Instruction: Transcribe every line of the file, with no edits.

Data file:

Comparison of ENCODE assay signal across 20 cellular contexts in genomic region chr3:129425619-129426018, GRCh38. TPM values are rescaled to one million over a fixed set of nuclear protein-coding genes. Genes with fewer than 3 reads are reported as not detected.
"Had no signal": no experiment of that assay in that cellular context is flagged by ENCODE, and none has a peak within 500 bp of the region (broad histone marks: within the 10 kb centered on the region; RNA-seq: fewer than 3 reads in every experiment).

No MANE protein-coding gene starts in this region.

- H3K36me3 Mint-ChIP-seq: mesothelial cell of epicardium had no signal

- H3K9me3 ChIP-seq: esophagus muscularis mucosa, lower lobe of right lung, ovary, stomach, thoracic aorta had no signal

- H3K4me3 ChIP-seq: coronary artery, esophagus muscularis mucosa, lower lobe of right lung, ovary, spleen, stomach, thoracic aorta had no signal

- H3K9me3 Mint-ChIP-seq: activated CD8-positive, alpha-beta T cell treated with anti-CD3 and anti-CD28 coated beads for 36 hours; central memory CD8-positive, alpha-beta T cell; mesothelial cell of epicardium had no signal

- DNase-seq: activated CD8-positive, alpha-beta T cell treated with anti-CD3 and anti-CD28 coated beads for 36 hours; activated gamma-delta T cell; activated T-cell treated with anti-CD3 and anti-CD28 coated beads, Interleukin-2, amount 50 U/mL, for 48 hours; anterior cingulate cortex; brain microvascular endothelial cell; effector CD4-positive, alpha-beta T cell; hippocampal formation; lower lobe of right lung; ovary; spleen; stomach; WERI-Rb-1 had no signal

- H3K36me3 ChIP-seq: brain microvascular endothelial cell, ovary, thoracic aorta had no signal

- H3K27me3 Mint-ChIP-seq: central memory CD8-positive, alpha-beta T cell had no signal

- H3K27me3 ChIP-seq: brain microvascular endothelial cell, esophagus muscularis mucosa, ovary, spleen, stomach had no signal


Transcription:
Comparison of ENCODE assay signal across 20 cellular contexts in genomic region chr3:129425619-129426018, GRCh38. TPM values are rescaled to one million over a fixed set of nuclear protein-coding genes. Genes with fewer than 3 reads are reported as not detected.
"Had no signal": no experiment of that assay in that cellular context is flagged by ENCODE, and none has a peak within 500 bp of the region (broad histone marks: within the 10 kb centered on the region; RNA-seq: fewer than 3 reads in every experiment).

No MANE protein-coding gene starts in this region.

- H3K36me3 Mint-ChIP-seq: mesothelial cell of epicardium had no signal

- H3K9me3 ChIP-seq: esophagus muscularis mucosa, lower lobe of right lung, ovary, stomach, thoracic aorta had no signal

- H3K4me3 ChIP-seq: coronary artery, esophagus muscularis mucosa, lower lobe of right lung, ovary, spleen, stomach, thoracic aorta had no signal

- H3K9me3 Mint-ChIP-seq: activated CD8-positive, alpha-beta T cell treated with anti-CD3 and anti-CD28 coated beads for 36 hours; central memory CD8-positive, alpha-beta T cell; mesothelial cell of epicardium had no signal

- DNase-seq: activated CD8-positive, alpha-beta T cell treated with anti-CD3 and anti-CD28 coated beads for 36 hours; activated gamma-delta T cell; activated T-cell treated with anti-CD3 and anti-CD28 coated beads, Interleukin-2, amount 50 U/mL, for 48 hours; anterior cingulate cortex; brain microvascular endothelial cell; effector CD4-positive, alpha-beta T cell; hippocampal formation; lower lobe of right lung; ovary; spleen; stomach; WERI-Rb-1 had no signal

- H3K36me3 ChIP-seq: brain microvascular endothelial cell, ovary, thoracic aorta had no signal

- H3K27me3 Mint-ChIP-seq: central memory CD8-positive, alpha-beta T cell had no signal

- H3K27me3 ChIP-seq: brain microvascular endothelial cell, esophagus muscularis mucosa, ovary, spleen, stomach had no signal